Survival Starts at Home: Shelter

Survival Starts at Home, Shelter; when we are talking “survival” we love to jump right into the worst case and learn the cool skills (which are important) but the true mark of a backcountry pro is not having to use those skills because of things that they can control. Obviously, there are situations outside your control when the super cool dude skills come in handy. But for me it is about hazard mitigation and avoidance.  

So, what am I talking about this week, well shelter and the planning process that goes into being properly equipped for the environment and being ready for the trip? So, first and biggest threat that I can start planning for is weather. What is the duration of my trip what will the weather be like and if my trip extends past that duration am, I prepared to protect myself from the environment?

Example: I’m going on a day hike in the summer and will be doing ten miles, I am allotting eight hours to do this hike. What are my temperature minimums and maximums going to be during the trip? Am I prepared to protect myself from the sun? Now here is the fun part what if my trip becomes extended for whatever reason, this is where I ask myself do, I have the ability to shelter myself from the environment in that twenty-four hour period? This can be as simple as bringing a warming layer and space blanket. So, the weather aspect can be as simple as looking at my trip and planning beyond my schedule if something should change and am I ready for any changes that might occur.

Duration is another key element I touched on above, but I can’t stress having realistic goals for your trip. Having a plan with a turn back time is key, a lot of times we get ourselves into trouble is when we have a destination in mind and don’t give ourselves the flexibility to adjust or turn back. Turning back can be a life savior. Especially when you gear is set up for your trip and not an over nighter. Keep in mind too that unforeseen circumstances can cut your trip short or extend it.  This can come from you assisting other hikers or something as simple as a rolled ankle that is going to either slow you down or sit you down for a while.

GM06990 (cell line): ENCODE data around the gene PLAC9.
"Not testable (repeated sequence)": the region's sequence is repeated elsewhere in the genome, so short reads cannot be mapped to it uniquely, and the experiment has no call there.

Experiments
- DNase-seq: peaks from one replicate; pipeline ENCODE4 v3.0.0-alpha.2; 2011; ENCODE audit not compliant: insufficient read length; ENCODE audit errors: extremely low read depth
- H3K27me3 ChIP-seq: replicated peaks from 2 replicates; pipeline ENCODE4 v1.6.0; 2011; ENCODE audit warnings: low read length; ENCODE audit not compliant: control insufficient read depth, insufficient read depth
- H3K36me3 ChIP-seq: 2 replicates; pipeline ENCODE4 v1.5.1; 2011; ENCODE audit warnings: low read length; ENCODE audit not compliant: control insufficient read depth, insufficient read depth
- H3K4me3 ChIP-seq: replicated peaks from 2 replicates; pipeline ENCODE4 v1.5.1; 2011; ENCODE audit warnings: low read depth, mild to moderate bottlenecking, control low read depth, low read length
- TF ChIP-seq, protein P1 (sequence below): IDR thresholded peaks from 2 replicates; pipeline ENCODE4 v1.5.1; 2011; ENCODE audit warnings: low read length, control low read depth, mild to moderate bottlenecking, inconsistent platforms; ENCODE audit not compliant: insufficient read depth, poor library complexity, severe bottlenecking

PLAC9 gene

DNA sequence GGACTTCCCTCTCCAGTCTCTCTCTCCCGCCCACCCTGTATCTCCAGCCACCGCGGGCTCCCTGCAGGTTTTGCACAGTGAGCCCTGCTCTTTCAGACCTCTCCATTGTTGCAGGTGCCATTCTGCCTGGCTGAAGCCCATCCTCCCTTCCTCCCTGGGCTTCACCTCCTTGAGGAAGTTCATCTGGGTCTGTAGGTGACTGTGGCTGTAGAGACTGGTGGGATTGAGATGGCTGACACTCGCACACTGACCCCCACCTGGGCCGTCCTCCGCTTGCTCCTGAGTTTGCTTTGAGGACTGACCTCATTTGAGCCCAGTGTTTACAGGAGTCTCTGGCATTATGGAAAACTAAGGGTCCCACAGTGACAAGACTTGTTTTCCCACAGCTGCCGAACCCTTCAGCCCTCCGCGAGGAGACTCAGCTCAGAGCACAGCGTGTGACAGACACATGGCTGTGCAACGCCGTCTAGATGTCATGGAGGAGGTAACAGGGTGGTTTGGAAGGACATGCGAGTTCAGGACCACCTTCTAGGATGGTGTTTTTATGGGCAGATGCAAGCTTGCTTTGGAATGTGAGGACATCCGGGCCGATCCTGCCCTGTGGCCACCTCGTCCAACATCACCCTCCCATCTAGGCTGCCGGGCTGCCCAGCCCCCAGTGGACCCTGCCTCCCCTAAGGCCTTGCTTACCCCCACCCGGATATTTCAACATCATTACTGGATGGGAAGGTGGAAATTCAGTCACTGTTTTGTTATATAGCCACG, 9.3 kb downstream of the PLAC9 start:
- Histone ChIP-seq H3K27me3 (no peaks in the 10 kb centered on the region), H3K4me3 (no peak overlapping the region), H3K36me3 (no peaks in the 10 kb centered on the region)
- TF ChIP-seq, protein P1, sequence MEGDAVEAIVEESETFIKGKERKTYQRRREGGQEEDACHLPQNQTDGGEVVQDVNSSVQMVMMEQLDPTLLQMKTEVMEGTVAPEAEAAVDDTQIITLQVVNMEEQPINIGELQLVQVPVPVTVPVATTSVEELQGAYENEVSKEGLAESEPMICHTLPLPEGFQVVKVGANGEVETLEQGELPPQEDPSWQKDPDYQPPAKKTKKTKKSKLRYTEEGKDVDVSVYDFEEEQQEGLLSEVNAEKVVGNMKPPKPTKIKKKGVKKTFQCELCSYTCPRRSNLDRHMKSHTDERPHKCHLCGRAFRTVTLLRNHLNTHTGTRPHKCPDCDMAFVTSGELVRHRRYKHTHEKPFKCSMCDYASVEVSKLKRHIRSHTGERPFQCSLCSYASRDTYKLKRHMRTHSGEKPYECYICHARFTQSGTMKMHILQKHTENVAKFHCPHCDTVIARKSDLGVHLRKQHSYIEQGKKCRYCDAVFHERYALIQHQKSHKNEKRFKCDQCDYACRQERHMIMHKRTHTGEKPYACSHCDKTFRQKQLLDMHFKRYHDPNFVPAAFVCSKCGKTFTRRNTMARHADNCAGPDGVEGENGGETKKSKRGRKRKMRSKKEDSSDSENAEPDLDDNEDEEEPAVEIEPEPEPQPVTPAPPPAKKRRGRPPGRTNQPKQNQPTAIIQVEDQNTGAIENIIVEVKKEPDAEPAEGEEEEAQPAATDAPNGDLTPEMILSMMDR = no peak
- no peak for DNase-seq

Example: we were doing a winter attempt at Mt Whitney, we got a late start and headed up the “shoot” from Trail Camp with crampons, ice axes and daypacks. The clime took us like six hours and when we made it to the top of the notch, we were only two miles from the summit. Based on that we looked at the time it would take and realized we would be coming down in the dark. The night before it dropped to 5 degrees F so we made the decision to turn back because if we got stuck or delayed all of our primary gear was at Trail Camp and it would be not only dangerous to do this at night but we didn’t have all the gear we would like to shelter in place.


Location is another important part of shelter options, what does the area provide for us to help in our protection, is it a lot of trees, boulders, is it exposed? A hammock with a bug net doesn’t help if there is nowhere to set up or if there is a specific area to set up you begin to put yourself in a situation where you might have to keep going which can add risk to your trip. Shelter options should be available at any point on the trail.

Example: Hammocks are a great example; I enjoy using them because they are comfortable, but I also need the trees. In SoCal we hike a lot of trail that can start lower in elevation and we wouldn’t be able to hang our hammock or rain flys so we have had to push a little further than we wanted to go in the past to get to a suitable campsite.